25-7-6.16. The court shall enter an order addressing how the child's health care needs will be met by medical support. The medical support order shall must include a provision for medical insurance if the insurance is accessible for the child and available to a parent at reasonable cost. Enrollment in public health coverage does not satisfy the medical support obligation if medical insurance is available to one or both of the parents at a reasonable cost and is accessible for the child. Medical insurance is considered accessible if a medical insurance benefit plan is available and provides coverage for the child residing within the geographic area covered by the insurance policy. Medical insurance is considered reasonable in cost if the cost attributable to the child is equal to or less than eight percent of the parent's net income as determined under this chapter, after proportionate medical support credit is applied, and the amount shall must be specified in the order for support.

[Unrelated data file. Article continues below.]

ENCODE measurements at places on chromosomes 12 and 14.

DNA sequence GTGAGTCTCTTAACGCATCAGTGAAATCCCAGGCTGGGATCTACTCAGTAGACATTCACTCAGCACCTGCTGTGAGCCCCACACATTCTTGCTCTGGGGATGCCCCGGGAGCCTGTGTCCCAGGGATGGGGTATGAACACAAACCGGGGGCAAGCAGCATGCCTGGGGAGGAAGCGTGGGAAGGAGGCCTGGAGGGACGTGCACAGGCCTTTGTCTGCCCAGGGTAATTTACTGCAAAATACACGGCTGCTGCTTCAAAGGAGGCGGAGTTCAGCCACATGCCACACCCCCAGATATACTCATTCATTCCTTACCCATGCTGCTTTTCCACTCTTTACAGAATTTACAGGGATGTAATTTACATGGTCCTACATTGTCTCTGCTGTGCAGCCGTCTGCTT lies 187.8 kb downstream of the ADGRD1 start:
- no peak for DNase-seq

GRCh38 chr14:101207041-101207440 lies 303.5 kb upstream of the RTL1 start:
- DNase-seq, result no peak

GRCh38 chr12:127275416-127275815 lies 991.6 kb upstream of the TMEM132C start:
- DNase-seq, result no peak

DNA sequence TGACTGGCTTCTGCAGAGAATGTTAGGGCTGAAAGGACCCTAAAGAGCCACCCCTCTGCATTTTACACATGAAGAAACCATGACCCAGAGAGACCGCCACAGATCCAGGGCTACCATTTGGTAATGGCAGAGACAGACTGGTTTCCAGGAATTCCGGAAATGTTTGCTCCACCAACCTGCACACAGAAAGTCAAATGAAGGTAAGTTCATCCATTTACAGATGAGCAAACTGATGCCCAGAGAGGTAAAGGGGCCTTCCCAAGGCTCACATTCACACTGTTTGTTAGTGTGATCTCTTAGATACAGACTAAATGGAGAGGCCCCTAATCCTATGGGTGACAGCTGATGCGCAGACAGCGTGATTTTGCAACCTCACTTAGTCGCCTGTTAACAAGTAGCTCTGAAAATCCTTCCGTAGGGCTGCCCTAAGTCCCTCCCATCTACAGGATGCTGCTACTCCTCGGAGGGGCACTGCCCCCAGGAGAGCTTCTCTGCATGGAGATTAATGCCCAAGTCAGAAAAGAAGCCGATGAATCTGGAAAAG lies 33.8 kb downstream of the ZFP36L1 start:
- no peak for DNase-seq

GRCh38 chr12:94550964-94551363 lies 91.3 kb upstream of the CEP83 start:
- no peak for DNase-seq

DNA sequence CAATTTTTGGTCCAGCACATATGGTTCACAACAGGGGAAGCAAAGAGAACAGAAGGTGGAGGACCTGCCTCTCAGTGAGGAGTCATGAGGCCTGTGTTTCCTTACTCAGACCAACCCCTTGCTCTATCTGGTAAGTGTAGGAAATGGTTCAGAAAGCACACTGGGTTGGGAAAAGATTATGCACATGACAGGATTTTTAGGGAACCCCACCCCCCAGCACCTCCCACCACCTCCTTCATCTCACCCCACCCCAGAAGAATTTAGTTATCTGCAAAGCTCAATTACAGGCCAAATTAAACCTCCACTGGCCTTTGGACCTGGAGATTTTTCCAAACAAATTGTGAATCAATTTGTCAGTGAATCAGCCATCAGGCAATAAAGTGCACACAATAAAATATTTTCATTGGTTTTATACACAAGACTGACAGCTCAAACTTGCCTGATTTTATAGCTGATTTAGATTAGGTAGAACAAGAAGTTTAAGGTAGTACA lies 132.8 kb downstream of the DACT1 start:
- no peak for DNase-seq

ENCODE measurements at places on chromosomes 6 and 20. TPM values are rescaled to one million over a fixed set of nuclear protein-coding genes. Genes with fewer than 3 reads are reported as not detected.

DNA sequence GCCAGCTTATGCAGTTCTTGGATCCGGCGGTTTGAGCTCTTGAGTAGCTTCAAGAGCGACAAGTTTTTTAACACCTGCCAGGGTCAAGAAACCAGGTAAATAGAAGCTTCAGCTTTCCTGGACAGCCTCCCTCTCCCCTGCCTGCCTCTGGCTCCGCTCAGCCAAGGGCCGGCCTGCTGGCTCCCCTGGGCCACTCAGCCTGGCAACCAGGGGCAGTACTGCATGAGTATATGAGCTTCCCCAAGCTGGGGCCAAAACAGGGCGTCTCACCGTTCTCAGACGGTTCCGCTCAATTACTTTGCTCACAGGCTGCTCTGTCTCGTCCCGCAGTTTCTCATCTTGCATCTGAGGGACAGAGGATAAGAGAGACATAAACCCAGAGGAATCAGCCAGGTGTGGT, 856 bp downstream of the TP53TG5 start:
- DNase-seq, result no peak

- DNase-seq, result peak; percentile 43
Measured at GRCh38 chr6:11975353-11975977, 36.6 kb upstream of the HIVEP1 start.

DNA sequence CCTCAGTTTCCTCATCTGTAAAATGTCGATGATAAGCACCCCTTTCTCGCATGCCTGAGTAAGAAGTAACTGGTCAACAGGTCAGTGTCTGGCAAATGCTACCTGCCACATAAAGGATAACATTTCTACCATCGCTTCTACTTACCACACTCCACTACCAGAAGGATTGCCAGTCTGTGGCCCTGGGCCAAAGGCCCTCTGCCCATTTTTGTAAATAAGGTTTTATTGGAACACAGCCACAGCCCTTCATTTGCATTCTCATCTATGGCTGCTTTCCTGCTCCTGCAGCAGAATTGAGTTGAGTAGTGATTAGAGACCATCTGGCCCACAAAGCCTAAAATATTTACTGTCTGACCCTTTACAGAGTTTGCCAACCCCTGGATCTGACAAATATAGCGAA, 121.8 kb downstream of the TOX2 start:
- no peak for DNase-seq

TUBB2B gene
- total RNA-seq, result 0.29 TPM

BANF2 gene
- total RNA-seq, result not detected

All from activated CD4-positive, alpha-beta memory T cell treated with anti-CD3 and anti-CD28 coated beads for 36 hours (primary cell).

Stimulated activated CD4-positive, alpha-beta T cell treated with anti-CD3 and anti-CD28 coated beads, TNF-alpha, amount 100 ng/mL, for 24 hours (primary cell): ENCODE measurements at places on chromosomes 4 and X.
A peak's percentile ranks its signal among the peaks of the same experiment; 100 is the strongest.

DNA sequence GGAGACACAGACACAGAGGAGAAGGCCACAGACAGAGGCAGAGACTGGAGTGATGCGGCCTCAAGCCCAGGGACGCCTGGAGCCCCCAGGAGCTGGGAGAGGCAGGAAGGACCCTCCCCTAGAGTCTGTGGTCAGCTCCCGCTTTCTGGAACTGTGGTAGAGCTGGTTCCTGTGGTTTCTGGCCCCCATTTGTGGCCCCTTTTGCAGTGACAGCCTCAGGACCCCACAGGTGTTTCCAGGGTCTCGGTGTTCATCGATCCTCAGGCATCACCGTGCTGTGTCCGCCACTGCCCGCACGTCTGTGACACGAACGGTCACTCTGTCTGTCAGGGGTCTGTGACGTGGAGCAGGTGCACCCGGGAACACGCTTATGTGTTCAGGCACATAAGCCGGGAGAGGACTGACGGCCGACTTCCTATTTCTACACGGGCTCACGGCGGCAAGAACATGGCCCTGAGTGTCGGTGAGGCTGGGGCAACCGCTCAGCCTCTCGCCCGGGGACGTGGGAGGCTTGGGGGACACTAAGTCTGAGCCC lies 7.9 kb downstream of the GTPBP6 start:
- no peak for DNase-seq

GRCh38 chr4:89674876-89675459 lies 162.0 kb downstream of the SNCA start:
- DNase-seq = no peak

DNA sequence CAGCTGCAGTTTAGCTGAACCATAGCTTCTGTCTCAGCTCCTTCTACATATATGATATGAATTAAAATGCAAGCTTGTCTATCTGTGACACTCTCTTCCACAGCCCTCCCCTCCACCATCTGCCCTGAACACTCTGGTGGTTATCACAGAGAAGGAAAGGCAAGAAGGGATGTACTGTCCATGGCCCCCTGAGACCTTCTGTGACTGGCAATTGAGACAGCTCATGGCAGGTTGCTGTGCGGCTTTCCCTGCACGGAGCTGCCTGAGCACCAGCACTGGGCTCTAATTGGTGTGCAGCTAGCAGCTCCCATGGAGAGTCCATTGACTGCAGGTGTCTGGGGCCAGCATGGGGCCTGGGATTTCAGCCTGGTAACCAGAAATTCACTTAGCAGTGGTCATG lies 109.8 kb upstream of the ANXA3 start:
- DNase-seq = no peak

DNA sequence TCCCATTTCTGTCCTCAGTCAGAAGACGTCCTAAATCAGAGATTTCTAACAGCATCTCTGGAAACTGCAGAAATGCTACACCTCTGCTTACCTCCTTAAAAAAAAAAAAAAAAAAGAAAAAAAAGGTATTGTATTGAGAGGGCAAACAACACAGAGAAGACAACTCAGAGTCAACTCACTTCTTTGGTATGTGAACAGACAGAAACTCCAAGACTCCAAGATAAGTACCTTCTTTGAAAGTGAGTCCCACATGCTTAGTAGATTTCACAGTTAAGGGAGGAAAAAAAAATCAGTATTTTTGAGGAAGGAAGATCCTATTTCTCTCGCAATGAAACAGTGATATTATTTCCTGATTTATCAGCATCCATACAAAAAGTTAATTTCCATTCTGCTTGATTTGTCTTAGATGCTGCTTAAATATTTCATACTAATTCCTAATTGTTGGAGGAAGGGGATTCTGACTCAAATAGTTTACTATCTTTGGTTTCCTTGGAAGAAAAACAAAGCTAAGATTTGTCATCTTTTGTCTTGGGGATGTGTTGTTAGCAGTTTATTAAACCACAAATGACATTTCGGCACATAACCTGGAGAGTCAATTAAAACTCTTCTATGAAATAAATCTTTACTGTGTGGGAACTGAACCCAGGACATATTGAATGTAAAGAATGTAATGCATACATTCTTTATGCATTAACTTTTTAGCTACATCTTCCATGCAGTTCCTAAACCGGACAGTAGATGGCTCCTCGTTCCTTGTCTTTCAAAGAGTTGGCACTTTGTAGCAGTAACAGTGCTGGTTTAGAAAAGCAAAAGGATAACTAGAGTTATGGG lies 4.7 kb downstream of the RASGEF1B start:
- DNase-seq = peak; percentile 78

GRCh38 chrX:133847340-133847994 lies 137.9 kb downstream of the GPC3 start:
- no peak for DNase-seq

The cost of the insurance attributable to the child is the cost of adding the child to existing coverage, the difference between self-only coverage and family coverage, or the cost of private medical insurance for the child, or the cost attributable to the child under family coverage. The cost attributable to the child under family coverage is the difference between self-only coverage and cost to the parent to obtain family coverage divided by the number of individuals, excluding the parent, enrolled in the family coverage. The cost so computed shall must be apportioned between the parents on the basis of income or income imputed as provided in this chapter. If one parent pays the entire amount, that parent shall either be reimbursed by the other parent for that parent's portion of the payment or shall receive a credit against his or her the support obligation, whichever is appropriate. Any additional, reasonable health care costs, including medical, optometric, dental or orthodontic, or counseling costs for each minor child which that exceed two hundred fifty dollars in any year and are not covered by insurance, shall must be apportioned between the parents in proportion to the support obligation of each parent. The parent that has primary physical custody of the child is responsible for the first two hundred fifty dollars of health care costs each calendar year.